Alcohol in a melon. No, this isn’t about anything as pedestrian as Watermelon with Vodka. The Charentais melon deserves something more refined.
Ever since Annie read “Melons for the Passionate Grower” by Amy Goldman, she was enthralled by the beauty of the Charentais. She even tried to grow it in our yard last year. We got one disappointing, measly fruit. It was so sad looking, we didn’t even eat it.
Charentais are true canteloupes from France, with smooth, pale green skin and darker green ribs. They’re not very big, as melons go. You can palm a nice-sized one easily – just right for two people to share. Charentais have a deep orange flesh and complex flavor. They have a reputation as the best tasting melon around.
We were at Whole Foods in Cupertino, looking for steel cut oats (that’s another post…) and finding Bubbies Mochi Ice Cream (thanks for the tip, Allen!). In the produce section, Annie found organic Charentais on sale and bought one home.
Top Cut Off a Charentais Melon
The inside of the melon is pretty much solid flesh, with only a small center section where the seeds reside.
Halved Charentais Melon
Annie scooped out the seeds and sectioned one of the halves. We each took a piece, bit into it, and looked at each other.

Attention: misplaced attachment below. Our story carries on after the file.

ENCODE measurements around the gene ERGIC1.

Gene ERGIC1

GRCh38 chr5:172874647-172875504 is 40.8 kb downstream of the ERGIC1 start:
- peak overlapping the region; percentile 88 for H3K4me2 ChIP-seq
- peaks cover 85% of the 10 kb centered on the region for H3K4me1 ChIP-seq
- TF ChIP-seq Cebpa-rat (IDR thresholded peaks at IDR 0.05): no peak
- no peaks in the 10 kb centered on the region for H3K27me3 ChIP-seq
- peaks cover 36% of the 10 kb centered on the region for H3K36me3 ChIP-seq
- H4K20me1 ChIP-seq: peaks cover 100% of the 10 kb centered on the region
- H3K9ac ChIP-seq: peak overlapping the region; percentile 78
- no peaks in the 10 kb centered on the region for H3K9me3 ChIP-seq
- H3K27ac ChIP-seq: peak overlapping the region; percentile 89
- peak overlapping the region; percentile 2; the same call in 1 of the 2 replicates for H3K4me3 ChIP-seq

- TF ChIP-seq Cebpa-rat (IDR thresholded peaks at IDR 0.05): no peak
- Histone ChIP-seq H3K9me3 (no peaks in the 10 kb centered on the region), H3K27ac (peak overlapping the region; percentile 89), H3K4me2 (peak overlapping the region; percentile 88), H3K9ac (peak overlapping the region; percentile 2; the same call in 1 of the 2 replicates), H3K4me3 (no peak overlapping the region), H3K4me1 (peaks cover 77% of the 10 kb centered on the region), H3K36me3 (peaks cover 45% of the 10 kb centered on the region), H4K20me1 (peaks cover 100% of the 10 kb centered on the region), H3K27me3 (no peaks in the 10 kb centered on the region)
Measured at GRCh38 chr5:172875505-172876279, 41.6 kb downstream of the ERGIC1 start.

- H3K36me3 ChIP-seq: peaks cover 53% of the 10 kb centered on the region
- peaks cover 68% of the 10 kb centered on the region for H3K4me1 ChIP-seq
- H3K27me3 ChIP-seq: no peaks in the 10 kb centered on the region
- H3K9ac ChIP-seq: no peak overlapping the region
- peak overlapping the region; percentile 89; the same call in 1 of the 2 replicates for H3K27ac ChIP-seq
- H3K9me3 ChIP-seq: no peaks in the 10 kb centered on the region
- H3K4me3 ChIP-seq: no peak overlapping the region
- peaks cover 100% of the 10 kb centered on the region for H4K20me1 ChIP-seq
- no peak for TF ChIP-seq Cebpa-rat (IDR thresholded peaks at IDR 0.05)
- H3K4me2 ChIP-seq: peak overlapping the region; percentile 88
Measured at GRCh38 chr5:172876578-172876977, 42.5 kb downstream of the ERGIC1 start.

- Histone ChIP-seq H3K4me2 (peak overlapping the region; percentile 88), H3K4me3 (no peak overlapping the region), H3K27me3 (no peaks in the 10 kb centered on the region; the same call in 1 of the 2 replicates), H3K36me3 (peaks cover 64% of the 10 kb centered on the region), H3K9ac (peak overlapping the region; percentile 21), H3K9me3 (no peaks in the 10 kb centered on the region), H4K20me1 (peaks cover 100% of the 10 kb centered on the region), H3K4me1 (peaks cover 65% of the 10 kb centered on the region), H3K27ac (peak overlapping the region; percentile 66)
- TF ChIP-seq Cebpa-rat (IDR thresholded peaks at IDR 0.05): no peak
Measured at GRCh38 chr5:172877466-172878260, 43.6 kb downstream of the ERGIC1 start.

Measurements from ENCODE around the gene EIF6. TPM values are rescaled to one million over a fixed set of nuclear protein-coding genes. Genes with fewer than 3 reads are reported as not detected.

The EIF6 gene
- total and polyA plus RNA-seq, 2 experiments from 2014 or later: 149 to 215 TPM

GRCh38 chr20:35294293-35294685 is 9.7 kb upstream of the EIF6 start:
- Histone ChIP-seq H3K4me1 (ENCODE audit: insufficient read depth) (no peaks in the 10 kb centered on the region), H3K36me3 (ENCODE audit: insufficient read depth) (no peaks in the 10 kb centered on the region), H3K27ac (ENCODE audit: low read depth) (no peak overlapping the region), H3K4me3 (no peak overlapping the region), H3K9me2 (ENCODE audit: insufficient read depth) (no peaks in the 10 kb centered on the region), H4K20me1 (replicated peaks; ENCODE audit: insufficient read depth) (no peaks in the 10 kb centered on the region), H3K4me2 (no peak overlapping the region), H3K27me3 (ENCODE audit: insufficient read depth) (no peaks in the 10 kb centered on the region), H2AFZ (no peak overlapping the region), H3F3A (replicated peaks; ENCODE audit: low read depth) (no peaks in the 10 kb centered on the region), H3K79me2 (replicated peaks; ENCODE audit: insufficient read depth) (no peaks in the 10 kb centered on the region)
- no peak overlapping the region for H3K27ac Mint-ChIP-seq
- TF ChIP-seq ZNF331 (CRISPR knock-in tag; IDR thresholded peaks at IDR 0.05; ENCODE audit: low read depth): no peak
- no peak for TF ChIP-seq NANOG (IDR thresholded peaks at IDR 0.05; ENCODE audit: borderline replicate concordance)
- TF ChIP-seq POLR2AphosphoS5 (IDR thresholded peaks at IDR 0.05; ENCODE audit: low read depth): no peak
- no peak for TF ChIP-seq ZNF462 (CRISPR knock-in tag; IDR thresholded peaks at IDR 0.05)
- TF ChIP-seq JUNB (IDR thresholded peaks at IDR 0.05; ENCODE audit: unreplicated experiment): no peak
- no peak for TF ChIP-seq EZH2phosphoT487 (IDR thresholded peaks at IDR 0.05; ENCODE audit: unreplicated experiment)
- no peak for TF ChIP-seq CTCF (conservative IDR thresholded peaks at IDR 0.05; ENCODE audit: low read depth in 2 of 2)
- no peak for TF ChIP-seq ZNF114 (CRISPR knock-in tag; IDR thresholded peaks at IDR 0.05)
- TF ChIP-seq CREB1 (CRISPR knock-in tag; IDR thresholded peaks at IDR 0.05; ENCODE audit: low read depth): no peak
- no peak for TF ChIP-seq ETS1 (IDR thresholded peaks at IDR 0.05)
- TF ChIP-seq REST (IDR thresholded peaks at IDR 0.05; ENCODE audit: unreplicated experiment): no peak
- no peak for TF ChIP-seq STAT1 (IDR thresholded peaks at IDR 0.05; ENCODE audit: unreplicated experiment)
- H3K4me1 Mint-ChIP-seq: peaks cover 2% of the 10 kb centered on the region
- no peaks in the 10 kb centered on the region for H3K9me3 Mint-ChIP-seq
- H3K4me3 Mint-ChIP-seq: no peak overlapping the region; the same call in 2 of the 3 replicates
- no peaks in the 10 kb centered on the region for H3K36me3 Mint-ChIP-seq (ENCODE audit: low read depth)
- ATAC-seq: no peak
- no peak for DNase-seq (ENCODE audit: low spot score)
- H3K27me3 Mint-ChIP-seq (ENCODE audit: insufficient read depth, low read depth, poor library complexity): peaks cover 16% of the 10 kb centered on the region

The melon didn’t have us raving. It was kinda blah, really. In fact, I would have preferred a canteloupe to this (and I don’t like canteloupe very much). The flavor was subtly sweet, with almost a bitter note at the end. We were puzzled and more than slightly disappointed.
Then Annie remembered a picture in the Amy Goldman “Melons” book of a Charentais melon with port wine inside the hollowed-out seed section. Amy writes:
“Charentais and Porto were meant for each other. Because port is sweeter and more viscous than Charentais, it accentuates the melon’s fruit acid and delicacy.”
So we decided to give it a try. We happened to have a bottle of Tawny Port from Messina Hof Winery in Texas. I poured about an ounce of port into the melon.
Charentais au Porto – Charentais Melon with Port
Ah, now that is better! Amazingly, the port did make the fruit taste sweeter and more like a melon. Annie cut the rest of her half of the Charentais into chunks and dropped them in the pool of port. We eagerly devoured them up, then scooped the remaining flesh from the sides of the melon bowl until there was nothing left except an empty rind.
What’s your favorite melon? Leave us a comment and tell us about it!